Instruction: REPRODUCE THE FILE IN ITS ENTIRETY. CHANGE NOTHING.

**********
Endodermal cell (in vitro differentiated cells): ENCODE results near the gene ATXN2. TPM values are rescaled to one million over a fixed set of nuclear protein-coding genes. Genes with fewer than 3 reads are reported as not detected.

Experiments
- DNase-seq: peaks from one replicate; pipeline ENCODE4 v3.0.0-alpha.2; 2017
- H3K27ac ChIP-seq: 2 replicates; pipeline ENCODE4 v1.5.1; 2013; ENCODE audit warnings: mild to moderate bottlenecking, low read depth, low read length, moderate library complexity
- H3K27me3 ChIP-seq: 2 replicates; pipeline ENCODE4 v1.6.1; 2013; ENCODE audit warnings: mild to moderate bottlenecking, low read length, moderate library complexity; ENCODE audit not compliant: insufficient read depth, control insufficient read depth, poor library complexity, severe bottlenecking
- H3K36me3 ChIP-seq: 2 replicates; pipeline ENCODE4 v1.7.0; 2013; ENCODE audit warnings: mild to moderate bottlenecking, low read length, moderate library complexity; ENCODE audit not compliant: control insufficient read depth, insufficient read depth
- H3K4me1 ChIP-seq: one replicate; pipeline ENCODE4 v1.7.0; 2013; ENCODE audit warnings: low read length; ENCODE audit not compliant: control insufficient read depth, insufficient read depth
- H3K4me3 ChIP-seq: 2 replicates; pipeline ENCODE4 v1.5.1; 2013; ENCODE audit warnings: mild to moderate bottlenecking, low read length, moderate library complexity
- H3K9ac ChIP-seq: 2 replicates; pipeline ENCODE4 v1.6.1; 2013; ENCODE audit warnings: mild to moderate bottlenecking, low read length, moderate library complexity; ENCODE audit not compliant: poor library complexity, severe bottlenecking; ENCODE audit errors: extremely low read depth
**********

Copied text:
Endodermal cell (in vitro differentiated cells): ENCODE results near the gene ATXN2. TPM values are rescaled to one million over a fixed set of nuclear protein-coding genes. Genes with fewer than 3 reads are reported as not detected.

Experiments
- DNase-seq: peaks from one replicate; pipeline ENCODE4 v3.0.0-alpha.2; 2017
- H3K27ac ChIP-seq: 2 replicates; pipeline ENCODE4 v1.5.1; 2013; ENCODE audit warnings: mild to moderate bottlenecking, low read depth, low read length, moderate library complexity
- H3K27me3 ChIP-seq: 2 replicates; pipeline ENCODE4 v1.6.1; 2013; ENCODE audit warnings: mild to moderate bottlenecking, low read length, moderate library complexity; ENCODE audit not compliant: insufficient read depth, control insufficient read depth, poor library complexity, severe bottlenecking
- H3K36me3 ChIP-seq: 2 replicates; pipeline ENCODE4 v1.7.0; 2013; ENCODE audit warnings: mild to moderate bottlenecking, low read length, moderate library complexity; ENCODE audit not compliant: control insufficient read depth, insufficient read depth
- H3K4me1 ChIP-seq: one replicate; pipeline ENCODE4 v1.7.0; 2013; ENCODE audit warnings: low read length; ENCODE audit not compliant: control insufficient read depth, insufficient read depth
- H3K4me3 ChIP-seq: 2 replicates; pipeline ENCODE4 v1.5.1; 2013; ENCODE audit warnings: mild to moderate bottlenecking, low read length, moderate library complexity
- H3K9ac ChIP-seq: 2 replicates; pipeline ENCODE4 v1.6.1; 2013; ENCODE audit warnings: mild to moderate bottlenecking, low read length, moderate library complexity; ENCODE audit not compliant: poor library complexity, severe bottlenecking; ENCODE audit errors: extremely low read depth